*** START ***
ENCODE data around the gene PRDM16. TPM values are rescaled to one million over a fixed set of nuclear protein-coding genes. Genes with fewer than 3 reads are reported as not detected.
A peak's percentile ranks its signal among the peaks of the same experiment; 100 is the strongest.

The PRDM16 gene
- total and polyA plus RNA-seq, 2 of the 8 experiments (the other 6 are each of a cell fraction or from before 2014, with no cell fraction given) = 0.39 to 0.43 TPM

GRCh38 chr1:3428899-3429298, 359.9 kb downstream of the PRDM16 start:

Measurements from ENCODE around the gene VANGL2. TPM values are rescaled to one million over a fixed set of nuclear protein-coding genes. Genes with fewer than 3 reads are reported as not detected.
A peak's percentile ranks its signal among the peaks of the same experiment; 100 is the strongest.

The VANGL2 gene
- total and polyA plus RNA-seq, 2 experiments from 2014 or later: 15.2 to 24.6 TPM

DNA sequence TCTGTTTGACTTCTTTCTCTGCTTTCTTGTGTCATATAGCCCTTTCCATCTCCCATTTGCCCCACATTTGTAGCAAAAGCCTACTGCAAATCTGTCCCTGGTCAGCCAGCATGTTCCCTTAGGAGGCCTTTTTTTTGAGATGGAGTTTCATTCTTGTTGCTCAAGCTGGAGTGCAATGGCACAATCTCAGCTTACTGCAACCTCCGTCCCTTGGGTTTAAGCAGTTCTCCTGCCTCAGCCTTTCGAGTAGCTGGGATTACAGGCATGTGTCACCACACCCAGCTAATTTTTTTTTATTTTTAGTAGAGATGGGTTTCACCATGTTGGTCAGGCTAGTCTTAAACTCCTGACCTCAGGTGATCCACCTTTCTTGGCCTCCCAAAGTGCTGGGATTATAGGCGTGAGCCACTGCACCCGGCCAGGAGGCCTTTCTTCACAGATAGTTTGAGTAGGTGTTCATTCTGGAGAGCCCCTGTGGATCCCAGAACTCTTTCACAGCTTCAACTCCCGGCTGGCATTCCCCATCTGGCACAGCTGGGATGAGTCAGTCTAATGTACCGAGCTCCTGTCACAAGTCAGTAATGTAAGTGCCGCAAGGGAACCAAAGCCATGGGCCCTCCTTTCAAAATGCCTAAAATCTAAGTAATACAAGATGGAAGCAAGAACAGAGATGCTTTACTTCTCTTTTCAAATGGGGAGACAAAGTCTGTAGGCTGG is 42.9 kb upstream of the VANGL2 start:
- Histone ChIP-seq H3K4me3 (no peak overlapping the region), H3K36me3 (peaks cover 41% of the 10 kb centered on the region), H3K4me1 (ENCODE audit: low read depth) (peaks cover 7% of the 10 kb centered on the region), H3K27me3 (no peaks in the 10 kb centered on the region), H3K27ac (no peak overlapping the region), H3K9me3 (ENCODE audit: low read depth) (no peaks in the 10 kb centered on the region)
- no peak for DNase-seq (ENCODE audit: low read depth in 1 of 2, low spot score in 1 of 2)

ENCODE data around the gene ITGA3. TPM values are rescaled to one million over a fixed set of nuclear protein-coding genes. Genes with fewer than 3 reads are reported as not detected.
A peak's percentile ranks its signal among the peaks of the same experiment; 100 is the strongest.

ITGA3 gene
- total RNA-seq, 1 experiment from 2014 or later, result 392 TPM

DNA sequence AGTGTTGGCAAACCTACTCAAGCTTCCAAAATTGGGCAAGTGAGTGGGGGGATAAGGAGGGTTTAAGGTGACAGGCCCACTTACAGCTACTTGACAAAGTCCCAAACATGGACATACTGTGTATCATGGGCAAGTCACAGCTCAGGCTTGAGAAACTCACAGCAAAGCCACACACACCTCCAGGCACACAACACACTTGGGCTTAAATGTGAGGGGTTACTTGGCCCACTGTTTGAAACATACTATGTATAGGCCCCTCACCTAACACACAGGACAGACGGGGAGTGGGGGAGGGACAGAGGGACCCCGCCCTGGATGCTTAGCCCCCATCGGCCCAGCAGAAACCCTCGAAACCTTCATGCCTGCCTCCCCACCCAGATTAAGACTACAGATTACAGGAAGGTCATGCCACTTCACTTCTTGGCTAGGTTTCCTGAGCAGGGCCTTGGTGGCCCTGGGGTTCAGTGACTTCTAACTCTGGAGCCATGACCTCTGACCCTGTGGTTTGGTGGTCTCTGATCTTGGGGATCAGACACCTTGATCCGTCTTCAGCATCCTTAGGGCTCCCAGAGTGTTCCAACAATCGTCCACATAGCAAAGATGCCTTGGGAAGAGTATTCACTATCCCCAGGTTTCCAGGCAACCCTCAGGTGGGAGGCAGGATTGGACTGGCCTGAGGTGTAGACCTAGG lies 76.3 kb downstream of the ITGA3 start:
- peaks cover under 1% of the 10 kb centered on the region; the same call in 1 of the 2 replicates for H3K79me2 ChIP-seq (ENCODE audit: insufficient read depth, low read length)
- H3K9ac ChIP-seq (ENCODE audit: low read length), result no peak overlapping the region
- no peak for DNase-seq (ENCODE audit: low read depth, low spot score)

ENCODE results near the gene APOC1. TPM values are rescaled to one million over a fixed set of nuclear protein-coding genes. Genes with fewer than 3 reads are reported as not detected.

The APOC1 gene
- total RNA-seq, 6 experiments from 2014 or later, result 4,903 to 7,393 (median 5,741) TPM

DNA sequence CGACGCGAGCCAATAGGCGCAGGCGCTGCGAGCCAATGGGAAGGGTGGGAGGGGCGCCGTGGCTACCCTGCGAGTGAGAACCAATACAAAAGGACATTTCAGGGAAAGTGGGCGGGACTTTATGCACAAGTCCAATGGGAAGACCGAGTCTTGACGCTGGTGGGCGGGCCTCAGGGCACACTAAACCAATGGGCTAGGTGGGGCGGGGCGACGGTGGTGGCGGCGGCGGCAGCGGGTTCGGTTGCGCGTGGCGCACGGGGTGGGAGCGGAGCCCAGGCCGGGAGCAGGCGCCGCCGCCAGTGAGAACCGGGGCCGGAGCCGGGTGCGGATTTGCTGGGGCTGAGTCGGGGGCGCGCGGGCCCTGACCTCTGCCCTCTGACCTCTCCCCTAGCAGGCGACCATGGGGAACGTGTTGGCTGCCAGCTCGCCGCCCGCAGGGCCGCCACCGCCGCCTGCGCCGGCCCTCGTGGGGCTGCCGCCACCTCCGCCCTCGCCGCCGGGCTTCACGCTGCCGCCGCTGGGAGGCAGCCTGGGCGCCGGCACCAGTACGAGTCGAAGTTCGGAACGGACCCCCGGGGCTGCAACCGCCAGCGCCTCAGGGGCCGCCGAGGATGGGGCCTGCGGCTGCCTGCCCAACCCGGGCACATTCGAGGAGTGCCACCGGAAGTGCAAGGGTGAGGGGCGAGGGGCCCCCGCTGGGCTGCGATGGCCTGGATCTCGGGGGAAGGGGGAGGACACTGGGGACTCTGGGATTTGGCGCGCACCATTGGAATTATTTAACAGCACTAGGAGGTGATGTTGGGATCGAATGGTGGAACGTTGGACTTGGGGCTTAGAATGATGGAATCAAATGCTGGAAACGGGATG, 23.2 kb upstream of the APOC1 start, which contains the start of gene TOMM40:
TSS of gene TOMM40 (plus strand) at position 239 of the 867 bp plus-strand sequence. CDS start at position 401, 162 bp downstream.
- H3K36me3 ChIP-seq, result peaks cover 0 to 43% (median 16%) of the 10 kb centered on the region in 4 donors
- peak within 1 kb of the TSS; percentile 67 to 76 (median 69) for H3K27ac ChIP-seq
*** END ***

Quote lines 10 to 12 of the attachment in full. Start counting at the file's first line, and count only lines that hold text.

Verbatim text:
DNA sequence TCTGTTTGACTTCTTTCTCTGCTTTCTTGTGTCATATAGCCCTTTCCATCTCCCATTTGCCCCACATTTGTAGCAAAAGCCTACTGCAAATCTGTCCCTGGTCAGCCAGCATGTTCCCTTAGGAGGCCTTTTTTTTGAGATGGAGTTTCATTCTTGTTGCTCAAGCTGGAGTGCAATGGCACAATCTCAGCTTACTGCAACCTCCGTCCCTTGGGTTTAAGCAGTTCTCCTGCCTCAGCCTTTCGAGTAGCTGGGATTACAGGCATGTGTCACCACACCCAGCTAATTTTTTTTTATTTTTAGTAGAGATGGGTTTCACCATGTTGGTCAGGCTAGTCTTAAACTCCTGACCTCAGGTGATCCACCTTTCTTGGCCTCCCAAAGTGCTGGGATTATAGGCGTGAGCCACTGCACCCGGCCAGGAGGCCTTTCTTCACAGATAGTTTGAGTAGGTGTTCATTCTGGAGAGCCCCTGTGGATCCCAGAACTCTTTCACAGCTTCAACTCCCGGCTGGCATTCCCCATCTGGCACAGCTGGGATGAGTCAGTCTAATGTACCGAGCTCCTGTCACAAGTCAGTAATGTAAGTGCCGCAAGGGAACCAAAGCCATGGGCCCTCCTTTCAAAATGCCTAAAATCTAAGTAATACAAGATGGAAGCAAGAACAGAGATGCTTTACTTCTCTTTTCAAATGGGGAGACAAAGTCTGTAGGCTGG is 42.9 kb upstream of the VANGL2 start:
- Histone ChIP-seq H3K4me3 (no peak overlapping the region), H3K36me3 (peaks cover 41% of the 10 kb centered on the region), H3K4me1 (ENCODE audit: low read depth) (peaks cover 7% of the 10 kb centered on the region), H3K27me3 (no peaks in the 10 kb centered on the region), H3K27ac (no peak overlapping the region), H3K9me3 (ENCODE audit: low read depth) (no peaks in the 10 kb centered on the region)
- no peak for DNase-seq (ENCODE audit: low read depth in 1 of 2, low spot score in 1 of 2)